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Secrets of a good cost score

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RonGeorge View Drop Down
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    Posted: Jun/14/2010 at 12:12am
It is a bit surprising this discussion hasn't been carried out here yet. The average score for cost event at RIT was something like 44. Only University of Maryland got a perfect score of 100. I'm really curious -  how in the world do you get a high placing like that? Most people must be doing something really wrong and still not "getting the idea".  Successful teams and judges are welcome to chime in this discussion. Please share your experience.
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Post Options Post Options   Thanks (0) Thanks(0)   Quote ErikHardy Quote  Post ReplyReply Direct Link To This Post Posted: Jun/14/2010 at 8:03am

If I remember right, the Oregon state advisor Dr. Paasch mentioned roughly 1 point for every $100. I may be mistaken here as I cannot find his post.

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Post Options Post Options   Thanks (0) Thanks(0)   Quote adrive7 Quote  Post ReplyReply Direct Link To This Post Posted: Jun/14/2010 at 8:40am
Isn't it setup so only one team CAN get a perfect 100? I think the lowest cost gets 100, and everybody else's score is based on the lowest cost.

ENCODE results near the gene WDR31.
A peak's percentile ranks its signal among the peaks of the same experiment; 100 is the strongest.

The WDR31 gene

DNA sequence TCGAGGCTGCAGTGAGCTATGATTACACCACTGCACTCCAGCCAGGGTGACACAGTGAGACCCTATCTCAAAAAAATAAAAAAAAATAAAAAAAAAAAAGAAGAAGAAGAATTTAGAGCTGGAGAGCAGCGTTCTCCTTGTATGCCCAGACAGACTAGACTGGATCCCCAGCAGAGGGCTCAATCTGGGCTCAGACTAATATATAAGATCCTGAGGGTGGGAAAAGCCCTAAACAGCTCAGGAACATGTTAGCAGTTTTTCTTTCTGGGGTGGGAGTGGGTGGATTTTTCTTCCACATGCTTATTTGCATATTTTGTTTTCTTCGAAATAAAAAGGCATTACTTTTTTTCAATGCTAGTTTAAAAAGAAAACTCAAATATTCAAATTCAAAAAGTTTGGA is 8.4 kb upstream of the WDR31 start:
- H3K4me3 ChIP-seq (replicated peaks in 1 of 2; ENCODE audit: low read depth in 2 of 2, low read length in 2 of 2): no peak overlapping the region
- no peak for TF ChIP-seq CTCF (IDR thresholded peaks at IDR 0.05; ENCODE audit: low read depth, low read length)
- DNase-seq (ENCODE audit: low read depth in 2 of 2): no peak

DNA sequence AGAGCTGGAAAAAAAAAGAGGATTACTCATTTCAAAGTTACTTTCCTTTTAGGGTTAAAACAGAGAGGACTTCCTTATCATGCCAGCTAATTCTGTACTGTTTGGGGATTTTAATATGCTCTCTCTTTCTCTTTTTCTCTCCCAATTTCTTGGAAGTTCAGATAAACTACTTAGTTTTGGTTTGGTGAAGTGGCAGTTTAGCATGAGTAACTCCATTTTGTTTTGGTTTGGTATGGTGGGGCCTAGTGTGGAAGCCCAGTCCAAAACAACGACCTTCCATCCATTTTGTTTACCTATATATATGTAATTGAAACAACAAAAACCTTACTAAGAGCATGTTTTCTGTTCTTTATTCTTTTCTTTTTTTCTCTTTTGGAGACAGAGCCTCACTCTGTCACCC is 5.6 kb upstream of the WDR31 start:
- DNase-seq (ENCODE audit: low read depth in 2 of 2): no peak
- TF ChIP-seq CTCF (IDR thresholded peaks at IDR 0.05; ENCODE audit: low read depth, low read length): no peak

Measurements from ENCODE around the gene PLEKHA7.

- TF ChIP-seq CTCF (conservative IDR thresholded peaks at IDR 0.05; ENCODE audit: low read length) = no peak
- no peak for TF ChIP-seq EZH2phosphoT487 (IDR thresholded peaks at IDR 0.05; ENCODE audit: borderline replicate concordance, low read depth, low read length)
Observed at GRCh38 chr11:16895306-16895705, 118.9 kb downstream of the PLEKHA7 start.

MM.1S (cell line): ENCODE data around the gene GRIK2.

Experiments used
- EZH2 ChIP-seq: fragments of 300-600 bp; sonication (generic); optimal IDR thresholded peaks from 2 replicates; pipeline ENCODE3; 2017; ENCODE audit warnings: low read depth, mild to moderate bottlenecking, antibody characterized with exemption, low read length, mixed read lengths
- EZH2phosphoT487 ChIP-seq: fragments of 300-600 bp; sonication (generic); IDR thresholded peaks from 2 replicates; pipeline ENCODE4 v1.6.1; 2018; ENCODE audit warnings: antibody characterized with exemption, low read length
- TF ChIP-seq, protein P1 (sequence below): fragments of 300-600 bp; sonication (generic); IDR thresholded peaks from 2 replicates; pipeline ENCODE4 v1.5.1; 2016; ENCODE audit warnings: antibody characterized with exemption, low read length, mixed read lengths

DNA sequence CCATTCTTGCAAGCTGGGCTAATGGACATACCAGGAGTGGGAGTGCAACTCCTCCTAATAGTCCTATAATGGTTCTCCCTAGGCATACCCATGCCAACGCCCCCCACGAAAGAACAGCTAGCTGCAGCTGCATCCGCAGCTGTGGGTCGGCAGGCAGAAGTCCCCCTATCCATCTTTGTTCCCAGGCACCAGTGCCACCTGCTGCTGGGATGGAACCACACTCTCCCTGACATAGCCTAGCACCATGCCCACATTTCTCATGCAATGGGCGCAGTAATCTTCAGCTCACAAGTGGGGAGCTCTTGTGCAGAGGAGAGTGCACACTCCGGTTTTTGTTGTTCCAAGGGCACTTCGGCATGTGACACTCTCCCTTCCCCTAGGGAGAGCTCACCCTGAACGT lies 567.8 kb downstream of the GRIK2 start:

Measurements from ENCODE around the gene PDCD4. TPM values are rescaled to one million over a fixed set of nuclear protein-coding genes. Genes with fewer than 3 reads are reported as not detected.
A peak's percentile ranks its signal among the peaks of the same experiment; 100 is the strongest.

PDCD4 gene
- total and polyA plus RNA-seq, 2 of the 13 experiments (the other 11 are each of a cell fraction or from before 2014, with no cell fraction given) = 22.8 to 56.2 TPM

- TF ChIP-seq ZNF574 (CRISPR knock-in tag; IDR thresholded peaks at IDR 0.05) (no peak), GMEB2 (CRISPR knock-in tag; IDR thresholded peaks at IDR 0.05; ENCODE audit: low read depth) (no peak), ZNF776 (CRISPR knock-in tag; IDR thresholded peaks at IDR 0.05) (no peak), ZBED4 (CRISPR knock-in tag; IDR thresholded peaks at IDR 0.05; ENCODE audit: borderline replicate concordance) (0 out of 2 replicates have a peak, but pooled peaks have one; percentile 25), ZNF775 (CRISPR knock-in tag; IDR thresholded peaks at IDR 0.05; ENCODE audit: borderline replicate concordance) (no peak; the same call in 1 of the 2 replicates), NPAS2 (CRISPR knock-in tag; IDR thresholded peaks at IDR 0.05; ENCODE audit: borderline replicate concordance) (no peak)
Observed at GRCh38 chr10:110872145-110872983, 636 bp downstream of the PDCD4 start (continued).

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Post Options Post Options   Thanks (0) Thanks(0)   Quote ErikHardy Quote  Post ReplyReply Direct Link To This Post Posted: Jun/14/2010 at 8:49am
Originally posted by adrive7 adrive7 wrote:

Isn't it setup so only one team CAN get a perfect 100? I think the lowest cost gets 100, and everybody else's score is based on the lowest cost. 
 
Roughly every $100 above the lowest is a deduction in a point?? Can Anybody confirm this?
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Post Options Post Options   Thanks (0) Thanks(0)   Quote RonGeorge Quote  Post ReplyReply Direct Link To This Post Posted: Jun/14/2010 at 9:00am
Is there an actual tabulation on sae.org of the costs of each team?

Edited by RonGeorge - Jun/14/2010 at 9:11am
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Post Options Post Options   Thanks (0) Thanks(0)   Quote paasch Quote  Post ReplyReply Direct Link To This Post Posted: Jun/14/2010 at 12:42pm
Originally posted by ErikHardy ErikHardy wrote:

If I remember right, the Oregon state advisor Dr. Paasch mentioned roughly 1 point for every $100. I may be mistaken here as I cannot find his post.


Rough math.  I'm assuming the spread between the lowest cost car and the highest cost car at around $8500, divide that by 85 points and you have $100/point.
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Post Options Post Options   Thanks (0) Thanks(0)   Quote asims Quote  Post ReplyReply Direct Link To This Post Posted: Jun/14/2010 at 6:14pm